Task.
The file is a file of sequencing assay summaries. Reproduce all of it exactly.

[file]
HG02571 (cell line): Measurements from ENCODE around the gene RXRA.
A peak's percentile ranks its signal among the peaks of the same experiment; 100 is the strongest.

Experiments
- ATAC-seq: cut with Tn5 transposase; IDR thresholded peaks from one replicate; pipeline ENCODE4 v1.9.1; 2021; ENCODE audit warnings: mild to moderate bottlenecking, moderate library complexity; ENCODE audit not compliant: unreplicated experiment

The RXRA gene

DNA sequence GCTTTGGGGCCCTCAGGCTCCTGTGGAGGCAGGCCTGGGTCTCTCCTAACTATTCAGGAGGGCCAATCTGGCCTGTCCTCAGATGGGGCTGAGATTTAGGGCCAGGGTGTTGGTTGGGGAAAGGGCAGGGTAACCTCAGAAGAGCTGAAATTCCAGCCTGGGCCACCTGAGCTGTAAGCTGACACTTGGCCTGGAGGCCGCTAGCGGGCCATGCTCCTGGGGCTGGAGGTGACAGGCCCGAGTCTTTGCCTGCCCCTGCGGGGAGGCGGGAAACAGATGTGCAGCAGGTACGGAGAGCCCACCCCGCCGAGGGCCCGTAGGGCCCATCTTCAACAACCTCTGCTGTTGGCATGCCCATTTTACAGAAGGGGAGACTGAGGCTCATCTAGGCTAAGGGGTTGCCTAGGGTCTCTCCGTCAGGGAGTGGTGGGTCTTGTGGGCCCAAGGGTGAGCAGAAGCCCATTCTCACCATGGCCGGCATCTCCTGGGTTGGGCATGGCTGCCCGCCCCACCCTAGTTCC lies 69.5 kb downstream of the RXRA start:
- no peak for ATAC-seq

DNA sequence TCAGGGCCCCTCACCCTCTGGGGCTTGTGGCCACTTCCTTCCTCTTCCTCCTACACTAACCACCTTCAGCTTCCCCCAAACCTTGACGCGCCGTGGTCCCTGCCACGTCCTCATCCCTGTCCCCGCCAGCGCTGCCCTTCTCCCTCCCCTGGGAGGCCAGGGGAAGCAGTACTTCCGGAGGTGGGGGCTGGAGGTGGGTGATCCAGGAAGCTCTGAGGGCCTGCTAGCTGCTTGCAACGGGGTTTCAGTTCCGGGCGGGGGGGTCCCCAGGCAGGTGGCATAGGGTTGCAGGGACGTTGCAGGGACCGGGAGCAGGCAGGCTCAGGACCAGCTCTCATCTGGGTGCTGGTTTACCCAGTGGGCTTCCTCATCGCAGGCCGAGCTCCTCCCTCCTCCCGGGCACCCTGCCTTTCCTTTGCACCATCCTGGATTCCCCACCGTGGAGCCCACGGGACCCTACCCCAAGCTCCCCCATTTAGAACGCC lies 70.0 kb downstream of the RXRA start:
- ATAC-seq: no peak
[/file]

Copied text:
HG02571 (cell line): Measurements from ENCODE around the gene RXRA.
A peak's percentile ranks its signal among the peaks of the same experiment; 100 is the strongest.

Experiments
- ATAC-seq: cut with Tn5 transposase; IDR thresholded peaks from one replicate; pipeline ENCODE4 v1.9.1; 2021; ENCODE audit warnings: mild to moderate bottlenecking, moderate library complexity; ENCODE audit not compliant: unreplicated experiment

The RXRA gene

DNA sequence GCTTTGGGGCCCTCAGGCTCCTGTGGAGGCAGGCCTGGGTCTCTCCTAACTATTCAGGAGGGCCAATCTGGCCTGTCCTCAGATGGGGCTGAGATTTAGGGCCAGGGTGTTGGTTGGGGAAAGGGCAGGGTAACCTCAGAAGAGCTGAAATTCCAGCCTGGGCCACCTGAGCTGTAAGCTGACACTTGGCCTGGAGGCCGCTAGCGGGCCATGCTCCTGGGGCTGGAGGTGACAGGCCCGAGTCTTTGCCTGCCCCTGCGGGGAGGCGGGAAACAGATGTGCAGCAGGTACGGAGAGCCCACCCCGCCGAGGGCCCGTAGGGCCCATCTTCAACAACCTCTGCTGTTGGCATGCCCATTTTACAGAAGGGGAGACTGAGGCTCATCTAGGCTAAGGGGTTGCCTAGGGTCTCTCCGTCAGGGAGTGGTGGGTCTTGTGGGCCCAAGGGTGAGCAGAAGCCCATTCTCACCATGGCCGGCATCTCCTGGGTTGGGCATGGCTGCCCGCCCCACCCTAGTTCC lies 69.5 kb downstream of the RXRA start:
- no peak for ATAC-seq

DNA sequence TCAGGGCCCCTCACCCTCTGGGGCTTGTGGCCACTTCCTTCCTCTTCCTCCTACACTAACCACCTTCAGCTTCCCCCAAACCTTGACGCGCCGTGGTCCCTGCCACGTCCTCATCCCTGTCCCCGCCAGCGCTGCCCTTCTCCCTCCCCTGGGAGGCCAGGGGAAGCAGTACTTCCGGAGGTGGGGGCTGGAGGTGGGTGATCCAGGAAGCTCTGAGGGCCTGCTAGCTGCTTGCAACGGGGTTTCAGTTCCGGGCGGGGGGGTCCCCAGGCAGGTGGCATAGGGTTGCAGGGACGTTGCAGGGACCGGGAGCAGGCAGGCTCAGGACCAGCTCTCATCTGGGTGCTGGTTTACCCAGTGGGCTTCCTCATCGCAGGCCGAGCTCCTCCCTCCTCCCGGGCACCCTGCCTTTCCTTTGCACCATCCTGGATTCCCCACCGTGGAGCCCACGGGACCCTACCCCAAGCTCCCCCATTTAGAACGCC lies 70.0 kb downstream of the RXRA start:
- ATAC-seq: no peak